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    1876 Liberty Head $2.50 Gold Coin

    The 1876 Liberty Head $2.50 Gold Coins were minted in only two facilities, Philadelphia and San Francisco. Between Philadelphia and San Francisco, less than 10,000 1876 Liberty Head $2.50 Gold Coins were made and San Francisco produced close to 1,000 more coins than Philadelphia. Although the 1876 Gold Coin was produced by the thousands, only a small fraction of those coins still exist today. This is a common situation for pre-1933 U.S. coins, which were melted in huge numbers during the 20th century.

    Designed by Christian Gobrecht the Liberty Head $2.50 Gold Coin consists of 90 percent gold and 10 percent copper. They have a weight of 4.18 grams, contain a total of 0.1202 ounces of gold, and measure 18 millimeters in diameter, which is roughly the diameter of a current U.S. dime.

    Grading the 1876 Liberty Head $2.50 Gold Coin

    When you are looking at a coin that is 150 years old, you have to take the coin’s condition into consideration. Typically, coin collectors will only seek to acquire coins that are in near-perfect condition and that have been very well preserved over the years. Locating coins in this condition can be difficult, however, given their age.

    When looking at a coin’s physical condition, you are really trying to determine how that coin might be graded by a numismatic coin grading company. You can use the basic guidelines below to get an understanding of what a Liberty Head $2.50 Gold Coin might look like in various grades and conditions.

    Uncirculated: Considered to be the top condition, coins in uncirculated condition have never been exposed to circulation and the corresponding exchanges and handling that come with circulation. Because of this, these coins have retained their original condition throughout the years and will appear to be freshly struck by the mint.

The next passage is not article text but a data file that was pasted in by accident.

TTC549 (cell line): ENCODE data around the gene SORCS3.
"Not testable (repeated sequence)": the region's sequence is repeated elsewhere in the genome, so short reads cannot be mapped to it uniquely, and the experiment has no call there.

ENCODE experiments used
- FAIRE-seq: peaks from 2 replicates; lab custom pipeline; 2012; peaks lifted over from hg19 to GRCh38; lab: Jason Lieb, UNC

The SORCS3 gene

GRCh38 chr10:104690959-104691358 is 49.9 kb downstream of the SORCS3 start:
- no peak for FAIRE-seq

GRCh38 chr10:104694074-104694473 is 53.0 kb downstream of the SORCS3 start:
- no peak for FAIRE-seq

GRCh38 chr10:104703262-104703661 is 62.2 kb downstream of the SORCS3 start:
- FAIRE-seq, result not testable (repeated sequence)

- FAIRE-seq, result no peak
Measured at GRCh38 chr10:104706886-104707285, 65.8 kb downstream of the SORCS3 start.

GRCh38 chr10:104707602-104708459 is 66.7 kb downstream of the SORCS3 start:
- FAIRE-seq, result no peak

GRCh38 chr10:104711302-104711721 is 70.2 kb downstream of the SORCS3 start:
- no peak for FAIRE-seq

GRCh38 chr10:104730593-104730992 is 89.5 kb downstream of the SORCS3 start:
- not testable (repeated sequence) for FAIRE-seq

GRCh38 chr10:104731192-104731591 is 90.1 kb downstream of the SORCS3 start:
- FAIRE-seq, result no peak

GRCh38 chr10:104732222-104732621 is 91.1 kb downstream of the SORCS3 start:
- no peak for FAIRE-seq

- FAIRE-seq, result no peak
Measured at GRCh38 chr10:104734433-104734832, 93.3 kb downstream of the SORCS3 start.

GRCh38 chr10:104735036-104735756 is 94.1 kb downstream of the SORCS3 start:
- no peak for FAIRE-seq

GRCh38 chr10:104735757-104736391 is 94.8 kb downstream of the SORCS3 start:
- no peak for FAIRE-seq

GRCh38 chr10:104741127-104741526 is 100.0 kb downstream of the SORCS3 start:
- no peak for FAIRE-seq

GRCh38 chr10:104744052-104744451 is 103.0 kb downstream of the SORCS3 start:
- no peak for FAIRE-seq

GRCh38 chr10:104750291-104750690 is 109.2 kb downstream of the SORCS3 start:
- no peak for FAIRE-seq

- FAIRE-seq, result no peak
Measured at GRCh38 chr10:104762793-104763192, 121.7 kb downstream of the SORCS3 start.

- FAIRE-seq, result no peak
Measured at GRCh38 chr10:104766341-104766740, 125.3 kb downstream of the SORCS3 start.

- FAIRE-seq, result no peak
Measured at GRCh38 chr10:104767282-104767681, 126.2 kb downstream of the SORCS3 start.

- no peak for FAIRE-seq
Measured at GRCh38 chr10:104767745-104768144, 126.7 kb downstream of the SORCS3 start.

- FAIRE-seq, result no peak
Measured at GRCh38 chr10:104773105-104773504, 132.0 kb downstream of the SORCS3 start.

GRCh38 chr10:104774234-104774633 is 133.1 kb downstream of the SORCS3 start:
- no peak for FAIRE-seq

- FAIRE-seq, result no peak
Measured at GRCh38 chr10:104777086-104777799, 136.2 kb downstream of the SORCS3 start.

Extremely Fine: Just a notch down on the grading ladder, coins in extremely fine condition may have some extremely minor surface damage such as scratches. Nevertheless, these coins are still in excellent shape and are still desired by coin collectors. The damage is minor enough that it is usually only seen under close examination.

    Fine: Coins in fine condition have been circulated, often for some time, and show visible signs of use-related wear and tear. These coins may have surface scratches or other imperfections. Any damage, however, is not significant enough to impact the coin’s images or details.

    Good: Good is the grade assigned to the vast majority of Liberty Head $2.50 Gold Coins out there. These coins have been widely circulated and handled, and they may have serious imperfections such as dents, scratches, discoloration or worn down surfaces. Serious coin collectors tend to avoid coins in good condition, rather focusing their efforts on coins that have been well-preserved.

    Pricing the 1867 Liberty Head $2.50 Gold Coin

    To get an idea of your coin’s price, you must first determine the type of coin. There were several types of the 1876 Liberty Head $2.50 Gold Coin produced and the type of gold coin will be a factor in its market value. The coin’s condition will also be a key factor when determining its value. Use the guide below to get an idea of what you might expect to pay for a Liberty Head $2.50 Gold Coin from 1876 based on its type and grade.

    Liberty Head $2.5 Gold Coin

    DATE GOOD FINE EXTREMELY FINE UNCIRCULATED
    1876 Liberty Head $2.5 Gold Coin N/A N/A $625 $950
    1876 Liberty Head $2.5 Gold Coin (S) N/A N/A $525 $950
    Source: Red Book

    All Market Updates are provided as a third party analysis and do not necessarily reflect the explicit views of JM Bullion Inc. and should not be construed as financial advice.